Guest editorial: Why your vote counts – a lot
Those of us who are not highly partisan voters are faced this year with a choice between two unusually unattractive candidates. Some of us will take a deep breath, suck it up and vote for the one we believe to be less unattractive. Others say they simply will not vote at all.
The polls would seem to show that many of those who have made the decision not to vote are younger people who facing their first or second elections.
Those who plan not to vote are the voters who really need to take a second look. Why? Simple. Because there will be a number of Supreme Court justices appointed by the next president.
The Constitution gives the Supreme Court the power to overrule, if necessary, the actions of the president and Congress. In that context, the court has ruled in Citizens United that corporations and wealthy individuals may contribute, virtually without limit and at will, to political parties and candidates, in effect diluting the strength of the individual American’s vote.
Additional Roberts court rulings materially affect our lives in the areas of securities fraud, affirmative action, banking, campaign finance, wiretapping, the loss of personal freedoms, picture IDs for voters, and voting rights.
Where does the Constitution ban abortions? It bans murder, but does not tell us when abortion slides into murder. The court tells us that. What makes them more competent than medical doctors or ministers?
There is serious dissent, particularly in the law-enforcement community, about Roberts court decisions on gun rights. The Constitution protects gun ownership as follows: “A well regulated militia being necessary to the security of a free State, the right of the People to keep and bear arms shall not be infringed.” In the face of massive annual gun deaths, it’s hard for the vast majority of Americans to understand how that enables the decisions that the Roberts court has made that curtail any and all attempts, not to take handguns or semiautomatics away, but to make gun ownership safer.
Additionally, against the Jeffersonian dictum of the “separation of church and state,” a phrase accepted by virtually any American who can understand the Constitution, one now sees the current court edging into a practice of favoring one religion over other belief systems in matters of taxation, schools and monuments.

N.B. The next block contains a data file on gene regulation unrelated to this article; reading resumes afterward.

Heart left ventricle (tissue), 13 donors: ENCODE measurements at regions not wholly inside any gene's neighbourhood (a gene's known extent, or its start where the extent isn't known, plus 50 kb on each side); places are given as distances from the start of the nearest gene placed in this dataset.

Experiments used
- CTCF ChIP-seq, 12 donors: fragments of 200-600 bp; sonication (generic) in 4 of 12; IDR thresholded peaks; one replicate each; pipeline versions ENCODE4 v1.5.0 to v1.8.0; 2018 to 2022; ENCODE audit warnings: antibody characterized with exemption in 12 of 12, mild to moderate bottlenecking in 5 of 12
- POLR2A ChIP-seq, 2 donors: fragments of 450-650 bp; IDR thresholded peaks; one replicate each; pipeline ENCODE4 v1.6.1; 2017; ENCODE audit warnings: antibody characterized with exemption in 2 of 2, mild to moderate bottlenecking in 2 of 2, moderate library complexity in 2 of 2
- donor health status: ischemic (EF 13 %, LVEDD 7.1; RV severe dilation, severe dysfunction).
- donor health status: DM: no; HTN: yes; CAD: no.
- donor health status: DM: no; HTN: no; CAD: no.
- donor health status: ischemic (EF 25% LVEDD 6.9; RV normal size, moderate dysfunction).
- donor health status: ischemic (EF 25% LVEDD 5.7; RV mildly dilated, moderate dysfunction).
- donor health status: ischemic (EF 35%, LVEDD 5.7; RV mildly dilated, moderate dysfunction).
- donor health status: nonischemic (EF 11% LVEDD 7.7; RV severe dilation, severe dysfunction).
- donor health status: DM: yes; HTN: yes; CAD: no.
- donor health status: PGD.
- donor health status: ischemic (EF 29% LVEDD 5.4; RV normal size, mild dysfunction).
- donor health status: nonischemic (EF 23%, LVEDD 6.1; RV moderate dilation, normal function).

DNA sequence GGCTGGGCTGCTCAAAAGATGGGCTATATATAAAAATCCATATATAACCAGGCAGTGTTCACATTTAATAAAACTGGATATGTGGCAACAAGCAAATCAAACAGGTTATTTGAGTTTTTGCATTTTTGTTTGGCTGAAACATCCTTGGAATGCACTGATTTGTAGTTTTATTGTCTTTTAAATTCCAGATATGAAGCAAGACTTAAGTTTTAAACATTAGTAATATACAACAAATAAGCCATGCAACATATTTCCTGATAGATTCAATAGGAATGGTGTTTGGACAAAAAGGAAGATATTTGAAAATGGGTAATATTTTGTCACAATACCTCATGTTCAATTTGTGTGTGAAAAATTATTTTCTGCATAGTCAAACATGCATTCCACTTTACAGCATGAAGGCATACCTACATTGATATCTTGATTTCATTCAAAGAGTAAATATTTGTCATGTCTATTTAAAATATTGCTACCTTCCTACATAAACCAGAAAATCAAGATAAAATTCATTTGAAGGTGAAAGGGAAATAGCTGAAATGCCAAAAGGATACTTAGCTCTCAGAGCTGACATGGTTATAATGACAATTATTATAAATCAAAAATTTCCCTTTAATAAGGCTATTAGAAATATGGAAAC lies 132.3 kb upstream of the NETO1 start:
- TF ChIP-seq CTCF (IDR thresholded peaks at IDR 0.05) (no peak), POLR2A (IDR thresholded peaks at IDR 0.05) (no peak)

Where does all of this lead us? It leads to one extraordinarily important fact of American life that is all too often overlooked by voters. When we vote for presidential candidates, we are voting for future Supreme Court justices, almost all of whom, depending on our political and philosophical leanings, will make decisions that will make life either better or more contentious and difficult for large groups of our citizens.
What it says is that when you cast your vote for president, whether or not you like him or her, you had better be absolutely certain that your candidate shares your values and philosophy. If you truly believe that the Roberts court has improved life for all Americans, vote for a Republican, the more conservative the better.
Why? Because the president elected in 2016 will appoint up to five new justices. Four of the current members of the court are now over the age of 70. The Scalia seat is already open.
On the other hand, if you believe that wealthy individuals and organizations should not own either parties or candidates; that women should have control over their bodies; that Americans are often venal, cut legal corners and must be monitored to comply with existing laws; that we are in the process of losing our personal freedoms in the forlorn hope of gaining security; that we need to have background checks for gun purchasers and rule out those who are criminals or insane; that there is no place in the land for those who would underhandedly and illegally curtail anyone’s voting rights; that there should be more equity in the lives of all our citizens and that we need to decrease, not increase, the economic gap between the haves and the have-nots in America, then you need to pay attention to what the candidates are saying right now.
Your choice for president will be gone in four or eight years, but your vote will change the political posture of the court for decades to come, either for better or for worse. You had better make it count, for it will directly affect you, your children and grandchildren for most of your lives.
Haviland Smith is a retired CIA station chief who served in Prague, Berlin, Beirut, Tehran and Washington, as executive assistant in the director’s office and as chief of the counterterrorism staff.